In 19th century dollars, it amounted to $16 an ounce. (Today, gold brings in $1,735 an ounce.) The $16 ounce sum also doesn’t include the gold that miners are known to have stolen.

When people say there’s gold in them thar hills, they’re telling it like it still is.

Jackson’s Argonaut and Kennedy mines both played key roles in the economic development of California. The Kennedy’s 5,912-foot vertical shaft is known to have been the deepest in the United States.

Together, the two mines brought in $105 million in gold. Each dating from the 1850s, the two mining companies were bitter rivals until Aug. 28, 1922 around midnight when a fire erupted deep inside the Argonaut.

Men hurried down the shaft in hope of rescuing the miners working at 4,650- and 4,800-foot levels only to be turned back by impassable barriers of smoke and fire. Forty-seven men were trapped below.

News of the disaster didn’t reach Jackson until the day shift reported for work the next morning. The wives and children of the trapped miners were first on the scene. Sobbing mingled with voices crying out in many languages. More than half of the trapped miners were foreign born—Slavic, Italian, Irish, Polish and Cornish. Guards had to be stationed to hold the frantic families back.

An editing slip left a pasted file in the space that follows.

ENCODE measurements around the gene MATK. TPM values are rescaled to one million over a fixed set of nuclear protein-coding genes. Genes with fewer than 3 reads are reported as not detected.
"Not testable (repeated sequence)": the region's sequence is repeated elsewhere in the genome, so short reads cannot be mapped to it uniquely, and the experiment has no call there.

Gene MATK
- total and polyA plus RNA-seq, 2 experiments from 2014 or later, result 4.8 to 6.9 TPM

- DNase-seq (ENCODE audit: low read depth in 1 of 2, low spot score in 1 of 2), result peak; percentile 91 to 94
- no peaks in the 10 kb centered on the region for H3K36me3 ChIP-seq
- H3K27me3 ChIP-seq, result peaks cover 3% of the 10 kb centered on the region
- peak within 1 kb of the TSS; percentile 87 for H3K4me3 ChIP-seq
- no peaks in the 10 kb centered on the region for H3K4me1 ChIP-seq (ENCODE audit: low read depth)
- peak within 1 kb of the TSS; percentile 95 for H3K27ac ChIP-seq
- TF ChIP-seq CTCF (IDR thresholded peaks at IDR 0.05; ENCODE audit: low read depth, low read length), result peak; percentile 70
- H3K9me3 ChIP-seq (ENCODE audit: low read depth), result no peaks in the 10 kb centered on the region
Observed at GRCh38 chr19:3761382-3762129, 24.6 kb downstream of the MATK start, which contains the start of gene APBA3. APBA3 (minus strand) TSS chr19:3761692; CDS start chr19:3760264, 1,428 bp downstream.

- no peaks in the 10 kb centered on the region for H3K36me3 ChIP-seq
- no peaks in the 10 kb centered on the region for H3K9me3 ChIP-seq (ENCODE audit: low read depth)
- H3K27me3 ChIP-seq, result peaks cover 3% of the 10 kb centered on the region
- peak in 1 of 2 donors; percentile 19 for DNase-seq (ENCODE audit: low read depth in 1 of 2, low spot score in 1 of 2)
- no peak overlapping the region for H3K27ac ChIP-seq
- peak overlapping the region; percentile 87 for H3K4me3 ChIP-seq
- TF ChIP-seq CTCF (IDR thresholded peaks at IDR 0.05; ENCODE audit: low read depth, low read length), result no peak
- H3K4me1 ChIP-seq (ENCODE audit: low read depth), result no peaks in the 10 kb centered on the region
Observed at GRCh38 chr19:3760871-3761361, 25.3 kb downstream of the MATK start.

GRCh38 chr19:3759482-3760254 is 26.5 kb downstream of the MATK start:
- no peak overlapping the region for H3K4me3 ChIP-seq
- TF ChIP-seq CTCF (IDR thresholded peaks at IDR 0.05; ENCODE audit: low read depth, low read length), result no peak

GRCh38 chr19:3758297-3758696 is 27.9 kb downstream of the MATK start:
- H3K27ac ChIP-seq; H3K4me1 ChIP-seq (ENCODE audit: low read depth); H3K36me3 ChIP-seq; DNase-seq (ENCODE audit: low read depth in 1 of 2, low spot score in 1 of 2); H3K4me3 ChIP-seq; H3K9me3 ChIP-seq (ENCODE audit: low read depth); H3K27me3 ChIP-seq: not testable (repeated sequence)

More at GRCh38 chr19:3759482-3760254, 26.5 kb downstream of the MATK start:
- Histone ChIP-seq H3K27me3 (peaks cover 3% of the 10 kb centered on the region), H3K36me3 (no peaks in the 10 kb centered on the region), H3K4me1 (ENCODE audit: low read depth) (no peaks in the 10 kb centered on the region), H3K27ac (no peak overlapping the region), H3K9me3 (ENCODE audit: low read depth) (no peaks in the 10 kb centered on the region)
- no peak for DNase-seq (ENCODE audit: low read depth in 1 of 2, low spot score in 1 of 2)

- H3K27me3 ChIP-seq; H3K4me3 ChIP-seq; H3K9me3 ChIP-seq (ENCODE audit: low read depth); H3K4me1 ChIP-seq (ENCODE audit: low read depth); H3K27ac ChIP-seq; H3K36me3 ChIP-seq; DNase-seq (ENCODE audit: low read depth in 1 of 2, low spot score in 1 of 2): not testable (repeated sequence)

A crew returned to the surface after battling the fire for five hours. They reported hearing explosions below and saw that the shaft was filled with tons of rock and timbers. All hope of reaching the men from the top of the Argonaut shaft was abandoned. The only other alternative was to dig through the adjoining Kennedy Mine.

For 22 days, family, friends and coworkers waited anxiously while rescuers tunneled from the Kennedy Mine to the Argonaut. Reporters and film crews descended on tiny Jackson as the worst gold mining disaster in U.S. history became front-page news.

When at last a rescue party broke through into the Argonaut Mine, searchers were devastated to find that the trapped minors had succumbed to gas only a few hours after the fire began. The men were in orderly rows where they had lain down to die—father, son, brothers.